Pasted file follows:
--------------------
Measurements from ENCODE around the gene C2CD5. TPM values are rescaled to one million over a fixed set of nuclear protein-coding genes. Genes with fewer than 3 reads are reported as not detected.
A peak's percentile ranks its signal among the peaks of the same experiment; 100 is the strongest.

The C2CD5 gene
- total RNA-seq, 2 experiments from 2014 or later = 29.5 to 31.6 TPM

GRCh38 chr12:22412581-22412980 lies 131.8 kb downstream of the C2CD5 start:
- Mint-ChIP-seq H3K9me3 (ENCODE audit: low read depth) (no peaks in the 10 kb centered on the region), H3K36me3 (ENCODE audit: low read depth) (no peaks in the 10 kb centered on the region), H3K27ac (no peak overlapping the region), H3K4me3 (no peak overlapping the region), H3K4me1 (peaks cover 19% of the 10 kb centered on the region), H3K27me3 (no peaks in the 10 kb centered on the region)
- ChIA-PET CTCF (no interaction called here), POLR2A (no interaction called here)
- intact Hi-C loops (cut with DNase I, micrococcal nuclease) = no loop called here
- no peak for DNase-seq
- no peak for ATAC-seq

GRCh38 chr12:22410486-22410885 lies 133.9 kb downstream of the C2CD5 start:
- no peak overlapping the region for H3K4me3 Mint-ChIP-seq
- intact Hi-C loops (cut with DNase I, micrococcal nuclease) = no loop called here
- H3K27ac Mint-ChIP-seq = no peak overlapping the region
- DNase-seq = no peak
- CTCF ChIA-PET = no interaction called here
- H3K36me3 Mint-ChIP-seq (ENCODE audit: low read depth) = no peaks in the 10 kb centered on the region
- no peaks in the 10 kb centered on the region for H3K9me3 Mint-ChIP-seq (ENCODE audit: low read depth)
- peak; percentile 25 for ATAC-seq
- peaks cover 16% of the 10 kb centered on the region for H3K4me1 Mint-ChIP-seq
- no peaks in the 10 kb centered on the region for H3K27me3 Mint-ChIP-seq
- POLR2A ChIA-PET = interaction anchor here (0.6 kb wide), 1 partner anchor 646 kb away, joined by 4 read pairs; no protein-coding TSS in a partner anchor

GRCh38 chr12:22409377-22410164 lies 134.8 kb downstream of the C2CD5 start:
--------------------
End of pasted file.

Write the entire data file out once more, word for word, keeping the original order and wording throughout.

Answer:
Measurements from ENCODE around the gene C2CD5. TPM values are rescaled to one million over a fixed set of nuclear protein-coding genes. Genes with fewer than 3 reads are reported as not detected.
A peak's percentile ranks its signal among the peaks of the same experiment; 100 is the strongest.

The C2CD5 gene
- total RNA-seq, 2 experiments from 2014 or later = 29.5 to 31.6 TPM

GRCh38 chr12:22412581-22412980 lies 131.8 kb downstream of the C2CD5 start:
- Mint-ChIP-seq H3K9me3 (ENCODE audit: low read depth) (no peaks in the 10 kb centered on the region), H3K36me3 (ENCODE audit: low read depth) (no peaks in the 10 kb centered on the region), H3K27ac (no peak overlapping the region), H3K4me3 (no peak overlapping the region), H3K4me1 (peaks cover 19% of the 10 kb centered on the region), H3K27me3 (no peaks in the 10 kb centered on the region)
- ChIA-PET CTCF (no interaction called here), POLR2A (no interaction called here)
- intact Hi-C loops (cut with DNase I, micrococcal nuclease) = no loop called here
- no peak for DNase-seq
- no peak for ATAC-seq

GRCh38 chr12:22410486-22410885 lies 133.9 kb downstream of the C2CD5 start:
- no peak overlapping the region for H3K4me3 Mint-ChIP-seq
- intact Hi-C loops (cut with DNase I, micrococcal nuclease) = no loop called here
- H3K27ac Mint-ChIP-seq = no peak overlapping the region
- DNase-seq = no peak
- CTCF ChIA-PET = no interaction called here
- H3K36me3 Mint-ChIP-seq (ENCODE audit: low read depth) = no peaks in the 10 kb centered on the region
- no peaks in the 10 kb centered on the region for H3K9me3 Mint-ChIP-seq (ENCODE audit: low read depth)
- peak; percentile 25 for ATAC-seq
- peaks cover 16% of the 10 kb centered on the region for H3K4me1 Mint-ChIP-seq
- no peaks in the 10 kb centered on the region for H3K27me3 Mint-ChIP-seq
- POLR2A ChIA-PET = interaction anchor here (0.6 kb wide), 1 partner anchor 646 kb away, joined by 4 read pairs; no protein-coding TSS in a partner anchor

GRCh38 chr12:22409377-22410164 lies 134.8 kb downstream of the C2CD5 start: